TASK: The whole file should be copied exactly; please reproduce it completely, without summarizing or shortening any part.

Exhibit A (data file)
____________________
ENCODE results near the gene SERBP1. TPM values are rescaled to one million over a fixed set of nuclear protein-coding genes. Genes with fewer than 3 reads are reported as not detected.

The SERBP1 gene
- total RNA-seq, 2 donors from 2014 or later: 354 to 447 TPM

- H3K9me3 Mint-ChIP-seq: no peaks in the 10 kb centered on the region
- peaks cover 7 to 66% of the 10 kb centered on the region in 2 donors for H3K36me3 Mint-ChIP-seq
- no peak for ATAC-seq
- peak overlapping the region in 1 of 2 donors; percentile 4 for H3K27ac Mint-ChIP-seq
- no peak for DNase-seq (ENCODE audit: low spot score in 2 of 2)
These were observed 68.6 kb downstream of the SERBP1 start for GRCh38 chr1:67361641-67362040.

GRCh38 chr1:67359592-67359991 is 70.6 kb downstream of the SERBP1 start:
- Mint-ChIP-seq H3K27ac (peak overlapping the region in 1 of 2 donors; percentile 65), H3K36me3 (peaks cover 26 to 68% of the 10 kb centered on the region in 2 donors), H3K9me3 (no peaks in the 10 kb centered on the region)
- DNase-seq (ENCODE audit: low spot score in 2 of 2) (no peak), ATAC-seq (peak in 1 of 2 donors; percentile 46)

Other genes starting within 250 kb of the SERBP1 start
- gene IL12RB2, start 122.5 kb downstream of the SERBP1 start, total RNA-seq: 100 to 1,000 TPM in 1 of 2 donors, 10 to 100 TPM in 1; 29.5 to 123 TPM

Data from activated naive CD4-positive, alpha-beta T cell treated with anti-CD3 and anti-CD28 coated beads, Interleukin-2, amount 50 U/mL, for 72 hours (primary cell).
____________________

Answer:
ENCODE results near the gene SERBP1. TPM values are rescaled to one million over a fixed set of nuclear protein-coding genes. Genes with fewer than 3 reads are reported as not detected.

The SERBP1 gene
- total RNA-seq, 2 donors from 2014 or later: 354 to 447 TPM

- H3K9me3 Mint-ChIP-seq: no peaks in the 10 kb centered on the region
- peaks cover 7 to 66% of the 10 kb centered on the region in 2 donors for H3K36me3 Mint-ChIP-seq
- no peak for ATAC-seq
- peak overlapping the region in 1 of 2 donors; percentile 4 for H3K27ac Mint-ChIP-seq
- no peak for DNase-seq (ENCODE audit: low spot score in 2 of 2)
These were observed 68.6 kb downstream of the SERBP1 start for GRCh38 chr1:67361641-67362040.

GRCh38 chr1:67359592-67359991 is 70.6 kb downstream of the SERBP1 start:
- Mint-ChIP-seq H3K27ac (peak overlapping the region in 1 of 2 donors; percentile 65), H3K36me3 (peaks cover 26 to 68% of the 10 kb centered on the region in 2 donors), H3K9me3 (no peaks in the 10 kb centered on the region)
- DNase-seq (ENCODE audit: low spot score in 2 of 2) (no peak), ATAC-seq (peak in 1 of 2 donors; percentile 46)

Other genes starting within 250 kb of the SERBP1 start
- gene IL12RB2, start 122.5 kb downstream of the SERBP1 start, total RNA-seq: 100 to 1,000 TPM in 1 of 2 donors, 10 to 100 TPM in 1; 29.5 to 123 TPM

Data from activated naive CD4-positive, alpha-beta T cell treated with anti-CD3 and anti-CD28 coated beads, Interleukin-2, amount 50 U/mL, for 72 hours (primary cell).